Tuesday, October 5, 2010

What are the long-term consequences of losing mid-career pharma scientists?

Susan Ainsworth's article in C&EN on chemists about finding new careers has been posted for a week or two; it's worth reading (said the guy who was quoted). The full comment that I made to Ms. Ainsworth on the long-term consequences of retooling are below:
The core of the retooling issue in regards to the long-term is: who is retooling? If extremely senior people are getting out of the industry, it's probably a net loss to the chemical enterprise, but they're more likely to remain somewhat connected to the industry via consulting, etc. If large groups of chemists that have been in the industry for 5 to 15 years begin leaving the industry and "retooling", I believe that this would be a very serious issue, in that their experience, leadership and potential positive changes they would have made to the industry would be lost.
The analogy I would make is this: back in 2006 or so, there were a spate of articles about the mid-rank officers who were leaving the military. For example, Maj. John Nagl was considered one of the US Army's leading thinkers on counterinsurgency theory; he left in 2008 (?). Now that he's employed by CNAS, he's not exerting his influence directly on the military. That's a net loss for the future, I'd think. If he were to retool and move out of the policy sphere completely, that loss would be even greater.

There's probably a break-even point for investment in a pharmaceutical labor pool; I'm going to guess that it takes at least 5 years to train a medicinal chemist to the point that they're at the top of their career potential. If you're shuttering sites and laying people off, some of those people and some of the potential long-term gain to pharma will be lost for good. While some of the more talented scientists would probably be picked up, some other talented people will decide "pharma is not for me" and leave. If the job market for medicinal chemists does not recover, the loss will likely be permanent.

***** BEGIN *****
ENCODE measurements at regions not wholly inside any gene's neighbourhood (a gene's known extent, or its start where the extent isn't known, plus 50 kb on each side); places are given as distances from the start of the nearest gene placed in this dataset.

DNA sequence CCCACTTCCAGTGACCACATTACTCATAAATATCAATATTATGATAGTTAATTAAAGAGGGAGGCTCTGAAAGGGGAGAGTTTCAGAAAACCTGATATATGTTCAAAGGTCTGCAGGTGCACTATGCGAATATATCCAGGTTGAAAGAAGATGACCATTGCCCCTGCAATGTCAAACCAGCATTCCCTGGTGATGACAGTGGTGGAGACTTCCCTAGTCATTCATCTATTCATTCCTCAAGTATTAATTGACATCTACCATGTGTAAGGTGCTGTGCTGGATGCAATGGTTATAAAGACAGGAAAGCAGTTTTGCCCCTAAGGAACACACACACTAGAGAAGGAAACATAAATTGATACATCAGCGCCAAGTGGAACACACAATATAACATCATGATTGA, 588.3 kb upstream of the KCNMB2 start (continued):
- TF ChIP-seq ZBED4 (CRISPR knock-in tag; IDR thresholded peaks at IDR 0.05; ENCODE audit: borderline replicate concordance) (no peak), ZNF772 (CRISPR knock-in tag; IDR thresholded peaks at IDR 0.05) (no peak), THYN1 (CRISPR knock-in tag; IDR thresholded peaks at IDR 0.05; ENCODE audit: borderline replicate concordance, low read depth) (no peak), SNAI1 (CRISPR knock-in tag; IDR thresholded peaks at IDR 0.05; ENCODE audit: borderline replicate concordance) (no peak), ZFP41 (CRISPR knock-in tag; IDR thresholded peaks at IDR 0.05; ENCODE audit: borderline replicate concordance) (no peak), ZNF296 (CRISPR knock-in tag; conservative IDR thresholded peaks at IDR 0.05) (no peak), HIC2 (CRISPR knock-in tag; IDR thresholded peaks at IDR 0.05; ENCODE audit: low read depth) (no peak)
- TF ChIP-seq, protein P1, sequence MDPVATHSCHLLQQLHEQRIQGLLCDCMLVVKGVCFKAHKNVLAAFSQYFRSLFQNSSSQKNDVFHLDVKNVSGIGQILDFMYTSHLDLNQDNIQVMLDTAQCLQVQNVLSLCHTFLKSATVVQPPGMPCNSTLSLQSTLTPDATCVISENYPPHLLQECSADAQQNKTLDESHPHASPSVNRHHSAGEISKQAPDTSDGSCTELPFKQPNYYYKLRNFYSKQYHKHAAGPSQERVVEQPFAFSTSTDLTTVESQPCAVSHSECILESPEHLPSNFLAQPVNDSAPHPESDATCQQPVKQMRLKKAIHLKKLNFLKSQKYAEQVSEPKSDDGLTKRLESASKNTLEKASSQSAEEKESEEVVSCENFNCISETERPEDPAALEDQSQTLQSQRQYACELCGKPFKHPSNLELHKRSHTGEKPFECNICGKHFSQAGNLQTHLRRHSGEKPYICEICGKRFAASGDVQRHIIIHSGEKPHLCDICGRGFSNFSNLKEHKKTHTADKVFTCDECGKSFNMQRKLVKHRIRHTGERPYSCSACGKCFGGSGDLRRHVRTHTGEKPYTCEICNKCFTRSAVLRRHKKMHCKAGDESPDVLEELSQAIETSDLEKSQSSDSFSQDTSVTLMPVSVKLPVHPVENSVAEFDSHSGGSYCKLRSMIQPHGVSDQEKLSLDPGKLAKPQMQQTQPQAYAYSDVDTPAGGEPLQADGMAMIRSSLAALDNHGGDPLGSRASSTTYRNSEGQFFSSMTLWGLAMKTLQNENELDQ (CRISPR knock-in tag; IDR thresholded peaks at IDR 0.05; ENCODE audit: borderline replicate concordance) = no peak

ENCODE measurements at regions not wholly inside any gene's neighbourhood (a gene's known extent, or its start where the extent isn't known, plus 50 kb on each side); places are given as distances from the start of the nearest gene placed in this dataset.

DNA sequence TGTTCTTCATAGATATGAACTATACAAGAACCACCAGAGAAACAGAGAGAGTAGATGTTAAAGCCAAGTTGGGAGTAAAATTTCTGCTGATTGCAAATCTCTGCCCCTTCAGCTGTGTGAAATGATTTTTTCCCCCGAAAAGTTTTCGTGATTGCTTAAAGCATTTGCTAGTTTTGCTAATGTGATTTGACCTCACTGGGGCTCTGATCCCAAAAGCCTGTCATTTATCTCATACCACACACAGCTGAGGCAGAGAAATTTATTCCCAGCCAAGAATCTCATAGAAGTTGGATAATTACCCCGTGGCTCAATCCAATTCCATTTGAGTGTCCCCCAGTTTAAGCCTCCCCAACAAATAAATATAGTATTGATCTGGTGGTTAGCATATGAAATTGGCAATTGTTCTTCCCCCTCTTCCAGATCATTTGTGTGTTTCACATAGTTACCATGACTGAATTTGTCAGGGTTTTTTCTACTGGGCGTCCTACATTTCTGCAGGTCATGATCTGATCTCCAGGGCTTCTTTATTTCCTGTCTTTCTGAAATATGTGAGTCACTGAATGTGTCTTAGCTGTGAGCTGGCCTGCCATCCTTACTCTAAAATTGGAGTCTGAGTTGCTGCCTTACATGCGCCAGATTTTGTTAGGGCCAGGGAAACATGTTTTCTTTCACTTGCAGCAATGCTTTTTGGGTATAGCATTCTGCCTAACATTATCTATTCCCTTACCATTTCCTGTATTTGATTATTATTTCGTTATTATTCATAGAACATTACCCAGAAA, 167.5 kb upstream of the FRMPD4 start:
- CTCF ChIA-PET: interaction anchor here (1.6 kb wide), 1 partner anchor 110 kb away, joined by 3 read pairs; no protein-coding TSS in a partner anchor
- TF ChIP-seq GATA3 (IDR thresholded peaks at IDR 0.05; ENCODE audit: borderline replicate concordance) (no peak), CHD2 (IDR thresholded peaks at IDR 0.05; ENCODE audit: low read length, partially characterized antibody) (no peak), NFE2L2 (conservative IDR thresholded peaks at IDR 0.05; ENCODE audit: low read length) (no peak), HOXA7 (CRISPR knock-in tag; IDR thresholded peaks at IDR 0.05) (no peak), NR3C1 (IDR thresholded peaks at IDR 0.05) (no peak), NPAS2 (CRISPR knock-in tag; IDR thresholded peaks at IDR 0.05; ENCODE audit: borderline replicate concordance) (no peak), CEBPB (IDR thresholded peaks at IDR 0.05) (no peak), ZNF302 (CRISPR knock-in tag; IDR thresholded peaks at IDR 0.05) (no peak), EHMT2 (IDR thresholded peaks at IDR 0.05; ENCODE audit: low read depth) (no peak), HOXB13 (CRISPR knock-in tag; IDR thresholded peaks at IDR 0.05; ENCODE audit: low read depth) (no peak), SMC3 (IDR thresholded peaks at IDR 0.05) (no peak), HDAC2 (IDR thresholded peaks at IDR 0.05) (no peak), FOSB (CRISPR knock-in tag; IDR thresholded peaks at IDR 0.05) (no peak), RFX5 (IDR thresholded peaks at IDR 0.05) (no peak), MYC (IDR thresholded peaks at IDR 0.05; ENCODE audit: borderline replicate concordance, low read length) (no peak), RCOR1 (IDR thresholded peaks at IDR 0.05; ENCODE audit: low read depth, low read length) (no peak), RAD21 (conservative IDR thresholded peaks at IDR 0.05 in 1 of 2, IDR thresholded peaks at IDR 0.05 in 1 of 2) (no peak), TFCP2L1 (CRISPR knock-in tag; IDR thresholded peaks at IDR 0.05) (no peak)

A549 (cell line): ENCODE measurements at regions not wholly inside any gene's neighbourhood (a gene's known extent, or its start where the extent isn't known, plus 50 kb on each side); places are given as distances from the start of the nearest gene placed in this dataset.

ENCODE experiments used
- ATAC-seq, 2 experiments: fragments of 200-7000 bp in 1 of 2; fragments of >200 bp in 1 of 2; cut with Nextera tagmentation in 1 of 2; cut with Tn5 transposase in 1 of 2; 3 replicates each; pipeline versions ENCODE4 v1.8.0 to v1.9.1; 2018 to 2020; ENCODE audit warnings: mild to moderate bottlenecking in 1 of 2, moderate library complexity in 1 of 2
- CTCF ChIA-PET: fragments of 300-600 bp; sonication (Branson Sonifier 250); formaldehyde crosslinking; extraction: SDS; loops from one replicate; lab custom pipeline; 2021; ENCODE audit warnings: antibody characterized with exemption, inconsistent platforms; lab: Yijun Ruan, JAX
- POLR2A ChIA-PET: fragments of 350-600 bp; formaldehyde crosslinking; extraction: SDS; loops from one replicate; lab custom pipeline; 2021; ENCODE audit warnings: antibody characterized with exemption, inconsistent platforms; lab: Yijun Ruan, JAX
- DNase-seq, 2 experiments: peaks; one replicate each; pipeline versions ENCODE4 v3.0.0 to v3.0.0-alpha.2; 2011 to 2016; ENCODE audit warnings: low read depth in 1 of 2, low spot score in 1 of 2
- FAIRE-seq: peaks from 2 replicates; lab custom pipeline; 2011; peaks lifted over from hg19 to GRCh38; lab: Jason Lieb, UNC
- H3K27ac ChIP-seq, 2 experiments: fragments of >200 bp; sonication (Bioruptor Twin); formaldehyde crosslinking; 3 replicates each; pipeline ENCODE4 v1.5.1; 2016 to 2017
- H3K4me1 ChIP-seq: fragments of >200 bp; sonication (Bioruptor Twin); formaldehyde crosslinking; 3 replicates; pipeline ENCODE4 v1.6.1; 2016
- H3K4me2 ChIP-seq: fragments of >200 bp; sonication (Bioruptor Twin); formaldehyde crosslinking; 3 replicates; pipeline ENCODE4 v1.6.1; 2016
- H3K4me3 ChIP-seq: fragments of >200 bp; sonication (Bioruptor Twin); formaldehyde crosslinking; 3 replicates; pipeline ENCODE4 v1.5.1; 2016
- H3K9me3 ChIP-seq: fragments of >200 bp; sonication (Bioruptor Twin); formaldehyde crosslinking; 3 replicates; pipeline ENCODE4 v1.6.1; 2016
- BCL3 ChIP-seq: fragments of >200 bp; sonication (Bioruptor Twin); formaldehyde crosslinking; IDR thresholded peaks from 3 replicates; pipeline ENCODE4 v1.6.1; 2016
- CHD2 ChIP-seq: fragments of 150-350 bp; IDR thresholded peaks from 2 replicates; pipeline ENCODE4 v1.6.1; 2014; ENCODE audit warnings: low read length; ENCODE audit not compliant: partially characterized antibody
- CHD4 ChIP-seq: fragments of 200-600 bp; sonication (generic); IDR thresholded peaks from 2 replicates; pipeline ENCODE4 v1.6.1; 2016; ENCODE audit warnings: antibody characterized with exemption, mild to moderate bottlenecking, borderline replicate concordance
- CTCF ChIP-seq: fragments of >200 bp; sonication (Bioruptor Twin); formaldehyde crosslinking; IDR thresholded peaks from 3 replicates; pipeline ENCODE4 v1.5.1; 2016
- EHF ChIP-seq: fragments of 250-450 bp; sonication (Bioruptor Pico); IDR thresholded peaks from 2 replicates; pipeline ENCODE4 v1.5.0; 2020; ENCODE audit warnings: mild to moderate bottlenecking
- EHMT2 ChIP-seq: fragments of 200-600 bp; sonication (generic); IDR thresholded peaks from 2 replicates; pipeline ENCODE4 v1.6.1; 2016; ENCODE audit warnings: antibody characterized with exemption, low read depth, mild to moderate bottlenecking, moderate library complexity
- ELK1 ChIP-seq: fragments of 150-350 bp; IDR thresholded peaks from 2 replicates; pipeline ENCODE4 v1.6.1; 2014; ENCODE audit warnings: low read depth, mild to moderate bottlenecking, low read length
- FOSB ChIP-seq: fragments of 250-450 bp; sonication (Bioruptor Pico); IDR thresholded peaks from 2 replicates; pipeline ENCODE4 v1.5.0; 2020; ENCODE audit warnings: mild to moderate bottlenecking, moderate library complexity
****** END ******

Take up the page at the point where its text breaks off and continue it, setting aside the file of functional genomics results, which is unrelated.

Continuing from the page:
What percentage of these mid-career scientists can pharma lose before there are real, negative long-term consequences to the industry? Lame to say, but we're about to find out.


  1. According to my friends working as scientists in Big Pharma, the bulk of the losses are occurring on the older side of the mid-career group, with a few greenhorns thrown in to the layoff heap to avoid age discrimination lawsuits. While some can blame the old guard for stagnating, I fear that this brain-drain will have even more severe consequences. Most organic programs do not teach real med chem or large-scale manufacturing, since it is presumed that there will be on the job training. By getting rid of the highly experienced crowd, pharma R&D will be populated with young scientists who, despite being smart, will have a difficult time bringing products to market.

  2. I thought there was a shortage of chemists? All of the faculty at my grad school tell me that things will rebound soon. President Obama even said there was a shortage of scientists.

    It seems this blog is out of touch. Maybe things were bad a few years ago and you haven't updated your perspective.

  3. A10:55a: That's awesome -- nice try.

  4. I've been through several layoffs in my career. Most of the time, they target the chemists near retirement and the people with the least seniority. What scared me about this one was that the mid-level chemists were being eliminated entirely. At my last job, the company kept the entry level chemists and the team leaders. Almost no one in between. In the short term the chemists that were left could finish up the projects that were left, but I think their long term plan was to move most of the work overseas (if there was any work left).

    I never had any trouble getting a job before. I had 15 years of experience as a bench chemist, and companies seemed to value that. But I looked at the job market and saw fewer and fewer opportunities for mid-level chemists. I didn't want to be over-40 and trying to compete with students just out of grad school, especially in an environment where a job might only last a couple of years. I decided to leave pharma. What has shocked me is how many people I know that have done the same thing - chemists with years of experience, people I considered the "best of the best" when it came to bench work. That experience won't easily be replaced. It's not something you learn in grad school - you have to learn it on the job. If this continues for a few more years, I wonder if pharmaceutical research in the U.S. will ever recover.

  5. Are the the "Kay" who's been commenting on In the Pipeline a long time? If so, welcome and I am honored!

  6. One and the same! I was thrilled to discover that someone had been reading my comments. (Sometimes you wonder...)